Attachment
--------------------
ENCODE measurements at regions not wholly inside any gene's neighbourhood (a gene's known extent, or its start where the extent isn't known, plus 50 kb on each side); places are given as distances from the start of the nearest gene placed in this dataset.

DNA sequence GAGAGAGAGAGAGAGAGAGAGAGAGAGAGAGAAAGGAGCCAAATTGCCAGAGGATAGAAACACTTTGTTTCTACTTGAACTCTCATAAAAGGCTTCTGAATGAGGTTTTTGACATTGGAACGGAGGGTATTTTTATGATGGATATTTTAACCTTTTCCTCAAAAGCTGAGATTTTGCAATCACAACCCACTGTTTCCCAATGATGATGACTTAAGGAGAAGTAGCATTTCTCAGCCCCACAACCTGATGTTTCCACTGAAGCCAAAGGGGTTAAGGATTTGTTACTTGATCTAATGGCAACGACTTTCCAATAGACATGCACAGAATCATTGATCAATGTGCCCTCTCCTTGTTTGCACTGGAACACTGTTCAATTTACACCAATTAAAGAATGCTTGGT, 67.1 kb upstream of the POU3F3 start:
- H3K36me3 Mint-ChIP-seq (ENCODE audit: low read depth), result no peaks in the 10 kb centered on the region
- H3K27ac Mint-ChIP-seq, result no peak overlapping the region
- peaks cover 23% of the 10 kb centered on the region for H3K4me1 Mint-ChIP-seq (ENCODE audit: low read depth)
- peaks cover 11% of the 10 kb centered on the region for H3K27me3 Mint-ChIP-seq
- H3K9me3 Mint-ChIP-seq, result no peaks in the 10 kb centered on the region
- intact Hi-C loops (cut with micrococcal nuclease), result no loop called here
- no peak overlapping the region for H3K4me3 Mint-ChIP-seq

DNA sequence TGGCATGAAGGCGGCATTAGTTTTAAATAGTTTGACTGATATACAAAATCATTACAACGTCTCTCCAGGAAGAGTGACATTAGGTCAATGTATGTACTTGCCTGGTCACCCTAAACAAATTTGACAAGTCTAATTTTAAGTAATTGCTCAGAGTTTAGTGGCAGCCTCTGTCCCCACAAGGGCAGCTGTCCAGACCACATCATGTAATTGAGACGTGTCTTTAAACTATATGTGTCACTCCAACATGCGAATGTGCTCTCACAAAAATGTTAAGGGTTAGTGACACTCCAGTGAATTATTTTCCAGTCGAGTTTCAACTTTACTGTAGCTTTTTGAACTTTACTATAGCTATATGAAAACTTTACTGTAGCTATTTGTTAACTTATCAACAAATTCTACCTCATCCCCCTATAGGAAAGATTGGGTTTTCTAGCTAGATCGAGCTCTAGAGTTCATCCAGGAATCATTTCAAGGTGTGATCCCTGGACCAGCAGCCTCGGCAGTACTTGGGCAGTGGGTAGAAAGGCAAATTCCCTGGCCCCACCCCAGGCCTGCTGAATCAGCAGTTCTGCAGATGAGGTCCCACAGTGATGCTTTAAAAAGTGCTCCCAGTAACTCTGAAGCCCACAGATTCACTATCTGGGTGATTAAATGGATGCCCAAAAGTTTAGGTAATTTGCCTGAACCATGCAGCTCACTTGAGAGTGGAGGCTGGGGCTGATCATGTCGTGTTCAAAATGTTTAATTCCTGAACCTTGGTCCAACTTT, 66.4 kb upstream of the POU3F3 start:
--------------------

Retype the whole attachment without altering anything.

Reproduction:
ENCODE measurements at regions not wholly inside any gene's neighbourhood (a gene's known extent, or its start where the extent isn't known, plus 50 kb on each side); places are given as distances from the start of the nearest gene placed in this dataset.

DNA sequence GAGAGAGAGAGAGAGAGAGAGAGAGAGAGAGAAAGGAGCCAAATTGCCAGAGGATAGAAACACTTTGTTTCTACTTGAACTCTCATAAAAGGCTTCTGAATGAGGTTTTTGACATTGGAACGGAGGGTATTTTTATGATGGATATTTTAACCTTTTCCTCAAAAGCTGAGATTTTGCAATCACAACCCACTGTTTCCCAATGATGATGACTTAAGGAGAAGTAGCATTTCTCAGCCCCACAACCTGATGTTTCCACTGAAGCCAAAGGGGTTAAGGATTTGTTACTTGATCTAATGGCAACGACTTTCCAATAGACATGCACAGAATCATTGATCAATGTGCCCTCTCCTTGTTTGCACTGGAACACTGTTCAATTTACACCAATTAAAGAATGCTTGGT, 67.1 kb upstream of the POU3F3 start:
- H3K36me3 Mint-ChIP-seq (ENCODE audit: low read depth), result no peaks in the 10 kb centered on the region
- H3K27ac Mint-ChIP-seq, result no peak overlapping the region
- peaks cover 23% of the 10 kb centered on the region for H3K4me1 Mint-ChIP-seq (ENCODE audit: low read depth)
- peaks cover 11% of the 10 kb centered on the region for H3K27me3 Mint-ChIP-seq
- H3K9me3 Mint-ChIP-seq, result no peaks in the 10 kb centered on the region
- intact Hi-C loops (cut with micrococcal nuclease), result no loop called here
- no peak overlapping the region for H3K4me3 Mint-ChIP-seq

DNA sequence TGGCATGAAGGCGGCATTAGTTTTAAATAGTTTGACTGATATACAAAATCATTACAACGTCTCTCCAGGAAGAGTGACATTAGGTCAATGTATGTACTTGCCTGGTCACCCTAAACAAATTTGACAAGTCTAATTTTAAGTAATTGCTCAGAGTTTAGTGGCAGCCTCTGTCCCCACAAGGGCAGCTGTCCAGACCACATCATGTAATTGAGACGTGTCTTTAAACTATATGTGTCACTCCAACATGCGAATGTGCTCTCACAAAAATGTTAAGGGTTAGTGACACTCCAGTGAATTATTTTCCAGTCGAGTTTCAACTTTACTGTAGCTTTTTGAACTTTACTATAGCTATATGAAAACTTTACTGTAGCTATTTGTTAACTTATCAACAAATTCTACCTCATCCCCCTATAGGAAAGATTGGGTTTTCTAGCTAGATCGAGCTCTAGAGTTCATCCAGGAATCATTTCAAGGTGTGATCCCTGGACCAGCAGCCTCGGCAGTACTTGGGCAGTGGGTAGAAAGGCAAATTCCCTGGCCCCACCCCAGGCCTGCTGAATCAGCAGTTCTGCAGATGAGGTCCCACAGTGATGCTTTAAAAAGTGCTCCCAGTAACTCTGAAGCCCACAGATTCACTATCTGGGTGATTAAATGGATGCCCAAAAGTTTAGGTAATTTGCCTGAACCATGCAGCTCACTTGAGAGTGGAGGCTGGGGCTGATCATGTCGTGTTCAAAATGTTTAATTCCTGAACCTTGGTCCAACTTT, 66.4 kb upstream of the POU3F3 start: